This revised, updated, and expanded fourth edition of Immigrant America: A Portrait provides readers with a comprehensive and current overview of immigration to the United States in a single volume. Updated with the latest available data, Immigrant America explores the economic, political, spatial, and linguistic aspects of immigration; the role of religion in the acculturation and social integration of foreign minorities; and the adaptation process for the second generation. This revised edition includes new chapters on theories of migration and on the history of U.S.-bound migration from the late nineteenth century to the present, offering an updated and expanded concluding chapter on immigration and public policy.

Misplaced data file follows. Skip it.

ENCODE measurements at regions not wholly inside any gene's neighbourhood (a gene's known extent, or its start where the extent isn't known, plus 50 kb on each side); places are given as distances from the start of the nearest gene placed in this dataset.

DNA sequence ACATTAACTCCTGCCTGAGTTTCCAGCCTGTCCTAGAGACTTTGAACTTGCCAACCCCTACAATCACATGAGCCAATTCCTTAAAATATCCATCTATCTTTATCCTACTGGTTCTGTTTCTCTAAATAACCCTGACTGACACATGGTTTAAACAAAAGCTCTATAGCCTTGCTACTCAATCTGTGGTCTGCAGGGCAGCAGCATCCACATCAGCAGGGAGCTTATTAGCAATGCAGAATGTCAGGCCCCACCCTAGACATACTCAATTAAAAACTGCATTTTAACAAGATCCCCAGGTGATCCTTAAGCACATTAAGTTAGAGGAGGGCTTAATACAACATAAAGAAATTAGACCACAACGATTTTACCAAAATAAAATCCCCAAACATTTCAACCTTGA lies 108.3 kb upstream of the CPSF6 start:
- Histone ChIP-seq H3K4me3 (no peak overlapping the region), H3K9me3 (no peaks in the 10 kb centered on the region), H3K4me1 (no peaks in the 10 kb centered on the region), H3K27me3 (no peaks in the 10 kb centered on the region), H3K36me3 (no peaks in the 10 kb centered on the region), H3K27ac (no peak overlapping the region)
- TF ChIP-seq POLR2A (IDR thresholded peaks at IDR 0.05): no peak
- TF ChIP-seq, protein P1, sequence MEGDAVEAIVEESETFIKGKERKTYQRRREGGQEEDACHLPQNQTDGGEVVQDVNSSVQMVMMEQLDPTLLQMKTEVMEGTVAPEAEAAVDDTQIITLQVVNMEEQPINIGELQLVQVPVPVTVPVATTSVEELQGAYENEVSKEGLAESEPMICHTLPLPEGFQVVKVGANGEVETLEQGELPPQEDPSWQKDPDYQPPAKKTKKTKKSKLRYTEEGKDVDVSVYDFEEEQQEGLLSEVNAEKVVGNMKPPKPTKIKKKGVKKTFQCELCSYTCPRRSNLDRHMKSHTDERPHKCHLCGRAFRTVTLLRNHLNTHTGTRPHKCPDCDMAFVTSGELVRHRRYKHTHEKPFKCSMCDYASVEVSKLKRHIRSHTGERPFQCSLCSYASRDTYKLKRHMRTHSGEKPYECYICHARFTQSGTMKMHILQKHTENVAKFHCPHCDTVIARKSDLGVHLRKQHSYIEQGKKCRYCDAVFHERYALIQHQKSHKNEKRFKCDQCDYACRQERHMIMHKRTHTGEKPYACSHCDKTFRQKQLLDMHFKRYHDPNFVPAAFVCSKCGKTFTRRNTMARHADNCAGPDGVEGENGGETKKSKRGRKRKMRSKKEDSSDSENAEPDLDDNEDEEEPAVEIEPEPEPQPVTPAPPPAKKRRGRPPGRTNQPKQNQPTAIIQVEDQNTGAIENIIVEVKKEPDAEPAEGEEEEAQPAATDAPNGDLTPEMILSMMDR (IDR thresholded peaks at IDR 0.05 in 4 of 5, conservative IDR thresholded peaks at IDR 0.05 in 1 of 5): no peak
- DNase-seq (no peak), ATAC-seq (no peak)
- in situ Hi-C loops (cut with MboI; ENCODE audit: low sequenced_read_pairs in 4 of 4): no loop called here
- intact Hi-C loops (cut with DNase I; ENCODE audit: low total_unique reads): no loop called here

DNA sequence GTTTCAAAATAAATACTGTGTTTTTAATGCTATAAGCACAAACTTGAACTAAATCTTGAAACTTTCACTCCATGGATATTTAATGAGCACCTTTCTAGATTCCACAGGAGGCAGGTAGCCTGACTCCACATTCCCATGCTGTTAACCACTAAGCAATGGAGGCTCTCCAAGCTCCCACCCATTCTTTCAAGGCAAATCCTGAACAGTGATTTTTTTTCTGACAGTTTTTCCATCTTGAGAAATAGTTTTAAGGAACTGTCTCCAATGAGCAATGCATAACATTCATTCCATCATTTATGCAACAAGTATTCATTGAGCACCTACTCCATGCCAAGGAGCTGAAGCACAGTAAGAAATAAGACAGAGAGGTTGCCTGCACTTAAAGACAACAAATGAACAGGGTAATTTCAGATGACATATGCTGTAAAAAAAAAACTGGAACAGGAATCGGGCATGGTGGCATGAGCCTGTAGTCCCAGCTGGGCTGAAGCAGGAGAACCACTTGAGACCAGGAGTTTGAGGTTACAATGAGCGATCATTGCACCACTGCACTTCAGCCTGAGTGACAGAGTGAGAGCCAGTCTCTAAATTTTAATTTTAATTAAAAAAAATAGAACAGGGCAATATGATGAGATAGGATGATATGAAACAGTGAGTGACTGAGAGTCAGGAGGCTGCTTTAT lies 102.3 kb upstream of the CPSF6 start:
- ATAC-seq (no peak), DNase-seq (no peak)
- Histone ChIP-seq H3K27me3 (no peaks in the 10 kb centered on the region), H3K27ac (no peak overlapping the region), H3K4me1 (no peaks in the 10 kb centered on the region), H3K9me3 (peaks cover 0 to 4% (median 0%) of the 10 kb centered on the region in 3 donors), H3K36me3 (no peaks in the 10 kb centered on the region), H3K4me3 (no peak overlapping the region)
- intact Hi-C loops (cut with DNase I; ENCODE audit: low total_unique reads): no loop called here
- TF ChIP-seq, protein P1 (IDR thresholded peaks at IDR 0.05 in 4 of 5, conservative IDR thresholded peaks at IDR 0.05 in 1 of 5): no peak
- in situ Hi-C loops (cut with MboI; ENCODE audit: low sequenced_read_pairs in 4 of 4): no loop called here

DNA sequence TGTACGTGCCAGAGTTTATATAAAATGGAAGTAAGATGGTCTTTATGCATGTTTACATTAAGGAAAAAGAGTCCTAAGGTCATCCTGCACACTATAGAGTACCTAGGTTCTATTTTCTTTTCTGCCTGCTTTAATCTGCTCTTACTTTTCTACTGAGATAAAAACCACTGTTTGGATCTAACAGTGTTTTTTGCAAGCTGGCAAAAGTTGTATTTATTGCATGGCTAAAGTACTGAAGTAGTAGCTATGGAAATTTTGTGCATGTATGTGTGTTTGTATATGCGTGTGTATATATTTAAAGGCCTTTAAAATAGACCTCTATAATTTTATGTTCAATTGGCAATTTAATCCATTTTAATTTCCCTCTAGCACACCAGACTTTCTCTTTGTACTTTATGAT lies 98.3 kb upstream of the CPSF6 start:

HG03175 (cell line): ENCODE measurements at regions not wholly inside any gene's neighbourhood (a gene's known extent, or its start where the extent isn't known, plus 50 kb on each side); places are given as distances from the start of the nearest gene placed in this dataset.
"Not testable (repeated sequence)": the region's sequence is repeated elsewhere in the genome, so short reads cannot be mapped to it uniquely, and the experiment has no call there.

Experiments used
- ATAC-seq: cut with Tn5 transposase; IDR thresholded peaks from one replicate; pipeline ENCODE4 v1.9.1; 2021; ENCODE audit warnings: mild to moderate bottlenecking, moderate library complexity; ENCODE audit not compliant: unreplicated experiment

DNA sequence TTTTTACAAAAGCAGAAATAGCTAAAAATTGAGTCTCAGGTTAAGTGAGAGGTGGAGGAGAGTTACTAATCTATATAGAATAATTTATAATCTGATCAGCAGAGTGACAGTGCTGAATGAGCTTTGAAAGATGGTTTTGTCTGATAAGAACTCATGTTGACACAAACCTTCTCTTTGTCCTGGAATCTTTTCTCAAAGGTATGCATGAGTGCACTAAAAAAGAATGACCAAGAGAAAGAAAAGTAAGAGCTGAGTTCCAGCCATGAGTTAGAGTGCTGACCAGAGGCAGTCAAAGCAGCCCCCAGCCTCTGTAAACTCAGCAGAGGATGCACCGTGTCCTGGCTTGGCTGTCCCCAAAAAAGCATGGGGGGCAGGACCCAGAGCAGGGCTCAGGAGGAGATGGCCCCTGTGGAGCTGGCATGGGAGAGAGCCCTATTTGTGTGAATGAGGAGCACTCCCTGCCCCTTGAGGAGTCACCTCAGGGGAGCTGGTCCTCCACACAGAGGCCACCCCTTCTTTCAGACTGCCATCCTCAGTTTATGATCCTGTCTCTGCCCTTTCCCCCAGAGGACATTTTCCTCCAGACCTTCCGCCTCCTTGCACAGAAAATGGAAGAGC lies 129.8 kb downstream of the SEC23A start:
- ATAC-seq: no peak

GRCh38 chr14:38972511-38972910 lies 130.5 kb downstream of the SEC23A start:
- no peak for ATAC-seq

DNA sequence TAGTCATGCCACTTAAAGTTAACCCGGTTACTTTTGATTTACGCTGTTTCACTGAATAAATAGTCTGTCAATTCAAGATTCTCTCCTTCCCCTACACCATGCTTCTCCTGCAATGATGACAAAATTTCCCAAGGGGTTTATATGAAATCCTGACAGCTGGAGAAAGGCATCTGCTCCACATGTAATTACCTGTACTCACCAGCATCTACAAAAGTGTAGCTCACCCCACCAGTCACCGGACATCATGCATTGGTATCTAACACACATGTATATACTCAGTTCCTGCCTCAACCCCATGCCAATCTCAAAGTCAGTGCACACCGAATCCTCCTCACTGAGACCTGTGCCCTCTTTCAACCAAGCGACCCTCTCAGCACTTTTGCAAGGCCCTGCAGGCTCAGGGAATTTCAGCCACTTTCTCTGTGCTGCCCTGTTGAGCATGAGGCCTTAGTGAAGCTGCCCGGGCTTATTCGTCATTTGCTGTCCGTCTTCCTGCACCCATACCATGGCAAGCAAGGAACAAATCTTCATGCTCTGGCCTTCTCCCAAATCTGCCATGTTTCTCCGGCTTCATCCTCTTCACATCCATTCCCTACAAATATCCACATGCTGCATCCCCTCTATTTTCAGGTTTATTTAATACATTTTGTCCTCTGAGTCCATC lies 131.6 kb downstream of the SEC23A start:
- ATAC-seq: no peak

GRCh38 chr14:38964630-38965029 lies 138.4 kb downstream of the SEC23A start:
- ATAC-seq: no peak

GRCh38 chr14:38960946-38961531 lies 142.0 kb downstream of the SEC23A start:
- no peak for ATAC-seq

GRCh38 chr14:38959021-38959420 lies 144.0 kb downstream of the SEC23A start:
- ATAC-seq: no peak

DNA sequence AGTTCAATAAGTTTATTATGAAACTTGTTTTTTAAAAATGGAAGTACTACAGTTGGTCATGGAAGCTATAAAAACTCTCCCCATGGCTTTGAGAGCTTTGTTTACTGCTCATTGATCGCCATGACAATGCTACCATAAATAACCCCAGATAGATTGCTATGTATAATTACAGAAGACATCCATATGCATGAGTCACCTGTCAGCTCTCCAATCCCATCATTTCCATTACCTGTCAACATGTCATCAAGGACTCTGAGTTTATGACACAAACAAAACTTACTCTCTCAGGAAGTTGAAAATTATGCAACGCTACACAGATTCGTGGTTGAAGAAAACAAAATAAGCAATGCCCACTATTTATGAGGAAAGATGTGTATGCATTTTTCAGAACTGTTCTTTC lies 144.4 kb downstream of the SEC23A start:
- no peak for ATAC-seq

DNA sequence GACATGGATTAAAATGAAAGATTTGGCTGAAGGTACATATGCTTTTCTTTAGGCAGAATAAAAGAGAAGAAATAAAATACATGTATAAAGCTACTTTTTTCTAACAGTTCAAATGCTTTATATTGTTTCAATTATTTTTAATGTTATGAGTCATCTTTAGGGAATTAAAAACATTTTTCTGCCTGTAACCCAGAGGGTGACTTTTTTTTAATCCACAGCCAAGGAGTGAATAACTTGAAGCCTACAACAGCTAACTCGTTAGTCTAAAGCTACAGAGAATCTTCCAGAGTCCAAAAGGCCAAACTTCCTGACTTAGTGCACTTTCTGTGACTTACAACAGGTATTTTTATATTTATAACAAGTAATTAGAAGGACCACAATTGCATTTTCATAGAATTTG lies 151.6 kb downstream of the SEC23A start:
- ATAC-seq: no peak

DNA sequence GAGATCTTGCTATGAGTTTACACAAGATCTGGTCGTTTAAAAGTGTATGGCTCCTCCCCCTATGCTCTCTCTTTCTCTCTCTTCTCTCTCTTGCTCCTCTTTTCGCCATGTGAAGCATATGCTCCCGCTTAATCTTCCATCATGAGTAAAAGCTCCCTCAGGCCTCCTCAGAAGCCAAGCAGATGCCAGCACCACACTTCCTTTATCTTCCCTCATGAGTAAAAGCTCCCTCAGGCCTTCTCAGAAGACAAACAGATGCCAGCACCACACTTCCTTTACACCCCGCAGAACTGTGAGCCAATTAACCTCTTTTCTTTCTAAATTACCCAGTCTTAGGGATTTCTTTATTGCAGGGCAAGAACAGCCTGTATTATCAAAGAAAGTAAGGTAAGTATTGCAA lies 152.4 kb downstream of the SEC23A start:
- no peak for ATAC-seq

A portrayal of immigration and immigrant lives in the United States, this work, first published in 1990, is now published in a second edition which has been thoroughly expanded and updated to reflect current demographic, economic, and political realities, and the vertiginous pace of historical change in the post-Cold-War era. The authors have written two new chapters, infused the entire text with new data, and added a vivid array of new illustrations. The United States of the late twentieth century is a new nation of immigrants. Not since the peak years of immigration before World War I have so many newcomers made their way to America. During the 1980s about six million immigrants and refugees were legally admitted, and a sizable but uncertain number of others entered without legal status. This book offers a broad portrait of the multicultural people who comprise the latest wave of immigrants to the United States